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APPROPRIATION BILL FOR 1944
SUBCOMMITTEE OF THE
COMMITTEE ON APPROPRIATIONS,
CLIFTON A. WOODRUM, Virginia
COMMITTEE ON APPROPRIATIONS
CLARENCE CANNON, Missouri, Chairman
JOHN TABER, New York
RICHARD B. WIGGLESWORTH, Massachusetts
MARCELLUS C. SHEILD, Clerk
JAMES M. FITZPATRICK, New York
SUBCOMMITTEE ON INTERIOR DEPARTMENT
JED JOHNSON, Oklahoma, Chairman
ALBERT E. CARTER, California
INTERIOR DEPARTMENT APPROPRIATION BILL, 1944
HEARINGS CONDUCTED BY THE SUBCOMMITTEE: MESSRS. JED
MONDAY, MARCH 20, 1943.
BUREAU OF INDIAN AFFAIRS
STATEMENTS OF JOHN COLLIER, COMMISSIONER;
Mr. JOHNSON of Oklahoma. Next we will hear from the Indian Service. I see Commissioner Collier, Assistant Commissioner Zimmerman, Mr. Greenwood, and several other gentlemen from the Indian Service present. Commissioner Collier, would you care to make a brief general statement, or would you prefer to have Mr. Greenwood begin his detailed explanation of the various items, with the assistance of the several heads of activities who are present?
PREPARED STATEMENT OF COMMISSIONER COLLIER
Commissioner COLLIER. If the new members of the committee had been here, I should have made a brief historical and general statement. Mr. JOHNSON of Oklahoma. It might be well for you to put a statement in the record for the edification of all of the members, including the new members, if you so desire.
Commissioner COLLIER. If I may have that permission, I will.
STATEMENT ON INDIAN SERVICE AND INDIAN APPROPRIATIONS
In making this statement for the record, I start by taking note of statements recently made on the House floor by the Hon. Karl. Mundt, of South Dakota. With much that Mr. Mundt desires to accomplish or to get done, I, as Indian Commissioner, am in accord, as I have made clear in detail to the House Indian Committee. I refer to Mr. Mundt's statements on the House floor, March 16, and in his news release, because they bear rather directly upon appropriations. If our present estimates are granted by Congress, Indian Service will cost $69 per annum per Indian in the coming fiscal year.
Mr. Mundt states that Indian Service spends $100 a year per Indian in "regulating" the Indians. Let us see.
The $69 per year per Indian (if Congress grants it) will be spent as follows:
For education in schools____
For hospital and field and home medical service...
For maintenance of roads___.
For irrigation, drainage, and water supply.
For guidance and aid (including credit) in farming and stock raising-
For meeting treaty obligations with tribes, and the payment of interest
For the administration of Indian property including forests, oil and mineral wells, mines, etc., allotted and heirship lands, etc_-_-_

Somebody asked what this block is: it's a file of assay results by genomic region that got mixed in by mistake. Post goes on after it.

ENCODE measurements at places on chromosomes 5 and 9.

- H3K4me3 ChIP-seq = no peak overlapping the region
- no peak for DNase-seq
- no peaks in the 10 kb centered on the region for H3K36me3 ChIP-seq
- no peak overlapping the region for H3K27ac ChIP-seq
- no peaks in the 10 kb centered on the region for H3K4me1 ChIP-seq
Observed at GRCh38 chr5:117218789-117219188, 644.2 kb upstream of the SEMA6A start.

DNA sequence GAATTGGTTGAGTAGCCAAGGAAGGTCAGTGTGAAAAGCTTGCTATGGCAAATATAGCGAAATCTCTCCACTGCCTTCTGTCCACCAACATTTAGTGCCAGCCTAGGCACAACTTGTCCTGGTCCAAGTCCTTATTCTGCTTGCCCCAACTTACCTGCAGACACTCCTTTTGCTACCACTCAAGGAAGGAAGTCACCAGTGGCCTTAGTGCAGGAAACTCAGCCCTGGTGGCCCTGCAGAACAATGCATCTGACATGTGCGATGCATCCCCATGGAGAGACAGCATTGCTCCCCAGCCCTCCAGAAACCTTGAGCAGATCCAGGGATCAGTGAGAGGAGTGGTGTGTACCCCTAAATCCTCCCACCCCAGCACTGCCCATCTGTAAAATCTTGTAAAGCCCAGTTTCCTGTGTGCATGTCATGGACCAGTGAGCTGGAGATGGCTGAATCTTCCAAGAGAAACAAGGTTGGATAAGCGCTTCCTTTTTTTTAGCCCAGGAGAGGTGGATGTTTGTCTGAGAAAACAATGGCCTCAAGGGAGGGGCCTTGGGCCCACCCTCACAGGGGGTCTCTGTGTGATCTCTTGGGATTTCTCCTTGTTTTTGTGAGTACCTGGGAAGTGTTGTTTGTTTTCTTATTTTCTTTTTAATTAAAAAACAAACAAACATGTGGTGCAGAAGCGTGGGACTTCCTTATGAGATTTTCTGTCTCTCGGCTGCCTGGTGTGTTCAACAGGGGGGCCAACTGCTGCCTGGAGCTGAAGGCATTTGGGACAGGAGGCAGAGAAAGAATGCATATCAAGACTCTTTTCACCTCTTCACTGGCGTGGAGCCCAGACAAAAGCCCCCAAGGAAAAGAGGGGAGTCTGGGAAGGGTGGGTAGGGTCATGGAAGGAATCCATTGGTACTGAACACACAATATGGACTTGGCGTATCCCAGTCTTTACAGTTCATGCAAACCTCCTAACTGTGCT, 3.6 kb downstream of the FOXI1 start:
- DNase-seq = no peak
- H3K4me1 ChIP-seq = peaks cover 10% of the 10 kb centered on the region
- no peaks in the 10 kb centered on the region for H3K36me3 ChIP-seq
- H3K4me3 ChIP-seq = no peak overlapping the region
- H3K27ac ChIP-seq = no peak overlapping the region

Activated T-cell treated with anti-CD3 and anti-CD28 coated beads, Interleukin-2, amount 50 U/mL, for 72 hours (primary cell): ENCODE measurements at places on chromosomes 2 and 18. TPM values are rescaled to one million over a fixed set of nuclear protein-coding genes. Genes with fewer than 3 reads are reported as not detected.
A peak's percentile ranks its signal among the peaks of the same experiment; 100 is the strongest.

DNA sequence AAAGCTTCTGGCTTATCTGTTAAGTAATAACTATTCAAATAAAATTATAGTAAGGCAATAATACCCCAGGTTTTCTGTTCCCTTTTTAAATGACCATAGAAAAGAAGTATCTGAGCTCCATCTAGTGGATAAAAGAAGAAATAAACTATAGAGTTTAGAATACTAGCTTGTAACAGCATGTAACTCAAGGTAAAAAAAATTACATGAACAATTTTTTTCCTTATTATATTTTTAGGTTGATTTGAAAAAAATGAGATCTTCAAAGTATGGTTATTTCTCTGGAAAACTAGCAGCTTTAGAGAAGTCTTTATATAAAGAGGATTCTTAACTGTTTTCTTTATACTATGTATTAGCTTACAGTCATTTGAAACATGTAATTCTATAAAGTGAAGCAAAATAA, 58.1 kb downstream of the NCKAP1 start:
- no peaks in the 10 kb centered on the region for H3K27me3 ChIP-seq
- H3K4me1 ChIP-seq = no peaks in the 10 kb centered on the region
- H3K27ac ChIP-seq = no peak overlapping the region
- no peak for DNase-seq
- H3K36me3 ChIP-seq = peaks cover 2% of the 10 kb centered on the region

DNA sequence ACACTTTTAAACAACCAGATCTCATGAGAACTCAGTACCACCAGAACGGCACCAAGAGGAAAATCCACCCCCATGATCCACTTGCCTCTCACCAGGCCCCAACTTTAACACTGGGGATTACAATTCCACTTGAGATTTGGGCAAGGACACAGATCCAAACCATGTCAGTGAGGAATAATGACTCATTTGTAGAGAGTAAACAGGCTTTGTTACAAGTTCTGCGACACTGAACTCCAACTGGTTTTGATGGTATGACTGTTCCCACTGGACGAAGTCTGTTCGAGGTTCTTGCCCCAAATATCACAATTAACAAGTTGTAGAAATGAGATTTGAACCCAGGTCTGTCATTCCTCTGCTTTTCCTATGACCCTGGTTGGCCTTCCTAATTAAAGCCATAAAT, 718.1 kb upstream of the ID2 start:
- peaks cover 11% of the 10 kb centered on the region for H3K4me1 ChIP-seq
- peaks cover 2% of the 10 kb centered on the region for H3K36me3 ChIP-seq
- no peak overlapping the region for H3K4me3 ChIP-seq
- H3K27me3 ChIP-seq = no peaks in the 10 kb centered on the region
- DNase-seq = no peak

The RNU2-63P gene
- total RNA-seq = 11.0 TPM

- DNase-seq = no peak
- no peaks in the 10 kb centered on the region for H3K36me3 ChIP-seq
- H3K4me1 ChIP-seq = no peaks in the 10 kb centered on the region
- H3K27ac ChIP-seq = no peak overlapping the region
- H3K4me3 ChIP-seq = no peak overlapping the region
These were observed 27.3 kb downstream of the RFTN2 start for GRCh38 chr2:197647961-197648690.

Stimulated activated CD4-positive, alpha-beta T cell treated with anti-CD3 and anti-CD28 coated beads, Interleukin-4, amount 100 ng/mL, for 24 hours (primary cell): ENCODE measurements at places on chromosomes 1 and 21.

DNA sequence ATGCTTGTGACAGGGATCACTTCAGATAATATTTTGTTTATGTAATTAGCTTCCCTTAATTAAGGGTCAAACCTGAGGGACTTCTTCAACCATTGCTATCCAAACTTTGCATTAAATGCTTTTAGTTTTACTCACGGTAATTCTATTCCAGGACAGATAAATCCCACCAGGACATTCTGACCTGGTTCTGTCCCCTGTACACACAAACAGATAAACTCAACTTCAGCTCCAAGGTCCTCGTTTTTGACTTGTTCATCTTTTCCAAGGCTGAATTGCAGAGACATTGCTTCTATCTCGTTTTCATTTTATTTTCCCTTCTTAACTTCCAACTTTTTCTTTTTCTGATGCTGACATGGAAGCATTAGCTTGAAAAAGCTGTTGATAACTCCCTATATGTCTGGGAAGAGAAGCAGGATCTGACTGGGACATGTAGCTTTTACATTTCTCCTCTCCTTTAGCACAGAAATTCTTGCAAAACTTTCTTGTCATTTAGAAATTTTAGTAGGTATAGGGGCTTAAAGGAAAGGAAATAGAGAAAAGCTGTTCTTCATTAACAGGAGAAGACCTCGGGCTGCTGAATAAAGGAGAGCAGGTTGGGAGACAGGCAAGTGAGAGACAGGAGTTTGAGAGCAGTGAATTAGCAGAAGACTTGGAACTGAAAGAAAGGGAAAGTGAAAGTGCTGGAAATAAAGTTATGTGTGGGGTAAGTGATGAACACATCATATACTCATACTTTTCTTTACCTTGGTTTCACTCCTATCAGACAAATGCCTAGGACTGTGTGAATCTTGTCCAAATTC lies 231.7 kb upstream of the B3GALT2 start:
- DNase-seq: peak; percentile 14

$27.00 16. 00
4. 00 2.00 2.00
Of this $69 per capita, $4.58 is reimbursable to the Treasury.
This $69 per capita per annum furnishes the Indians all of those services which whites get from the State and local governments, the Federal Government, and the private charities. The per capita expenditure of State and local government (in the whole country) in 1941 was $84.84. The per capita expenditure when Federal expenditure was included totaled $182.79 in 1941. Is the $69 per capita expenditure for Indians high, or low, by comparison? And what part of the $69 is spent "regulating" the Indians?
The answer is, just two items. Sixty cents a year per capita is spent on law and order, including liquor suppression. Sixty cents and no more. Compare this with the law and order expenditure of Rhode Island exclusive of towns. Rhode Island's cost for rural law and order was $4.33 per capita per year in 1929. Compare the Indian law and order costs with Puerto Rico's of $3.29 per capita per year in the present fiscal year. Compare it with New Mexico's expenditure. New Mexico's per capita expenditure for law and order exclusive of municipal and county expenditures was $2.76 in the year 1941. Right in the heart of New Mexico are the Pueblos and the Canyoncito and Puertocito Navajos. Thorough law and order is maintained, and the cost is 70 cents a year per Indian.
The other "regulatory" item is administration of Indian property, $11 per capita per Indian. This Indian property includes 16,000,000 acres of forest land, managed on a sustained-yield basis; 30,000,000 acres of range land, managed on modern conservation principles; producing oil wells, zinc, coal, helium, and many other minerals; and tens of thousands of parcels of allotted land fractionated by inheritance into millions of tiny equities. I have told this committee in previous years that this last-mentioned item (real-estate management of dwindled heirship equities in allotted land) represents a practically dead waste of more than a million dollars a year. It is the only extravagance or waste of Indian Service and it could be stopped by legislation which the administration has sought but has failed to obtain. Without legislation it cannot be stopped.